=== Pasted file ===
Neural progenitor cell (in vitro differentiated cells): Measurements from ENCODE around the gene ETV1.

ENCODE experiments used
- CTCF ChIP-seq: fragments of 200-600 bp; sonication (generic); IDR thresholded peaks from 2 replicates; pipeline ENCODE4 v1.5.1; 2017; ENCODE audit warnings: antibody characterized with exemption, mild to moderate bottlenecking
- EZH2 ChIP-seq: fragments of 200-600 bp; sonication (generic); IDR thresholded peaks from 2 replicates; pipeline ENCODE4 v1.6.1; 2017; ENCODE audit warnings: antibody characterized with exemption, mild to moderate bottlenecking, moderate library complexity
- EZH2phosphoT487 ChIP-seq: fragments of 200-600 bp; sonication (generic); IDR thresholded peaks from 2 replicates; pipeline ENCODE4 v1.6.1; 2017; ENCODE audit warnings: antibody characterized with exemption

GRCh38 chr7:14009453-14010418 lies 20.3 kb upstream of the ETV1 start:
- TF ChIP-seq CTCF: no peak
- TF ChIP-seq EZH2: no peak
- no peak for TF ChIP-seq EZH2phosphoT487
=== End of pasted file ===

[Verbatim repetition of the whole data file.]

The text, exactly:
Neural progenitor cell (in vitro differentiated cells): Measurements from ENCODE around the gene ETV1.

ENCODE experiments used
- CTCF ChIP-seq: fragments of 200-600 bp; sonication (generic); IDR thresholded peaks from 2 replicates; pipeline ENCODE4 v1.5.1; 2017; ENCODE audit warnings: antibody characterized with exemption, mild to moderate bottlenecking
- EZH2 ChIP-seq: fragments of 200-600 bp; sonication (generic); IDR thresholded peaks from 2 replicates; pipeline ENCODE4 v1.6.1; 2017; ENCODE audit warnings: antibody characterized with exemption, mild to moderate bottlenecking, moderate library complexity
- EZH2phosphoT487 ChIP-seq: fragments of 200-600 bp; sonication (generic); IDR thresholded peaks from 2 replicates; pipeline ENCODE4 v1.6.1; 2017; ENCODE audit warnings: antibody characterized with exemption

GRCh38 chr7:14009453-14010418 lies 20.3 kb upstream of the ETV1 start:
- TF ChIP-seq CTCF: no peak
- TF ChIP-seq EZH2: no peak
- no peak for TF ChIP-seq EZH2phosphoT487